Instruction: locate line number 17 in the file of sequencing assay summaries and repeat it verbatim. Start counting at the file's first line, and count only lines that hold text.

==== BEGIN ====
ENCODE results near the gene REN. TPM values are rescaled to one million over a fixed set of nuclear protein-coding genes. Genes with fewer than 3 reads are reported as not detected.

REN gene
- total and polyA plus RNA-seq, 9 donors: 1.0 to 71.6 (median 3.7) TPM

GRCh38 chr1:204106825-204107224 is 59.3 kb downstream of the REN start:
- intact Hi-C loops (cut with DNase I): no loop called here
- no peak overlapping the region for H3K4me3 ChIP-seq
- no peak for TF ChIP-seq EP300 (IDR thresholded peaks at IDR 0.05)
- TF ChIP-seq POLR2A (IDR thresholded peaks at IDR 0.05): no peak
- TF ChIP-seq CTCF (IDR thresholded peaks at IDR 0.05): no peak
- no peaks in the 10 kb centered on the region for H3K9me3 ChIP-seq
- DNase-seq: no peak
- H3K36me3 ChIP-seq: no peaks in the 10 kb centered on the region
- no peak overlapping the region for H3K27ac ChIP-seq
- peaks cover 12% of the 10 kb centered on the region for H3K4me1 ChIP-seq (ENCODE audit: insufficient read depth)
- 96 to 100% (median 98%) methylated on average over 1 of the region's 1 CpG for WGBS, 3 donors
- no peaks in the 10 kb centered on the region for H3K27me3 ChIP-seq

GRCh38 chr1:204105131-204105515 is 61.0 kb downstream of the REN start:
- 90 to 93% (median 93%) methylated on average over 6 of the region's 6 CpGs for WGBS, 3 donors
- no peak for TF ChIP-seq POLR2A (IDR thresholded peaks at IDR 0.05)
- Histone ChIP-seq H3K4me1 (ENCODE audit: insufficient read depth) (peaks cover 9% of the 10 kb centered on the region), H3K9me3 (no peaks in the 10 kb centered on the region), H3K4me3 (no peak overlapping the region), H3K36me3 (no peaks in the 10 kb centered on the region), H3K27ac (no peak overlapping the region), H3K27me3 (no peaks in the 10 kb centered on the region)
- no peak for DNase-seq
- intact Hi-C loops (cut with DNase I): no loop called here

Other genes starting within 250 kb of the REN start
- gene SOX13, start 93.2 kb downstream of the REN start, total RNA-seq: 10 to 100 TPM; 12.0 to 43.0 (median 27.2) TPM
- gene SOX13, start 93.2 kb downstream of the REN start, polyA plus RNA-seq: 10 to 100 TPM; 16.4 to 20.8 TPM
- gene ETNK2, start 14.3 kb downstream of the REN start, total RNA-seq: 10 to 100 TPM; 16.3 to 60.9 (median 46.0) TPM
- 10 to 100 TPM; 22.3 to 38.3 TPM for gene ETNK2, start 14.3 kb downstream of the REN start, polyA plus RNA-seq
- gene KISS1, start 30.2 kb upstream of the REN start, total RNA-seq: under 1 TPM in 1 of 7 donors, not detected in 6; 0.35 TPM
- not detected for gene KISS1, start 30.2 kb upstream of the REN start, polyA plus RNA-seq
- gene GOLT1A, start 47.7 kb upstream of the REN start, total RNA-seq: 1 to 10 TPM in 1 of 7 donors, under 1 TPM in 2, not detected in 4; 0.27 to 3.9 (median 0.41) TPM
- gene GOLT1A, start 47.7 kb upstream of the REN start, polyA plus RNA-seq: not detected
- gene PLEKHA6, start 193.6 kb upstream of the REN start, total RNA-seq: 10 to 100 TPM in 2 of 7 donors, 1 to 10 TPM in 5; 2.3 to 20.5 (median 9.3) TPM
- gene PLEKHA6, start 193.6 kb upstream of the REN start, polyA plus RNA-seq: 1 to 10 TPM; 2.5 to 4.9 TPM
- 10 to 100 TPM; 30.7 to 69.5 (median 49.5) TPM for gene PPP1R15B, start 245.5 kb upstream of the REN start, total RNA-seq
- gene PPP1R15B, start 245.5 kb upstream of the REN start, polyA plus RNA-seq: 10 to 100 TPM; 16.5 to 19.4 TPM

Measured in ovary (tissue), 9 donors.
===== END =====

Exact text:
GRCh38 chr1:204105131-204105515 is 61.0 kb downstream of the REN start: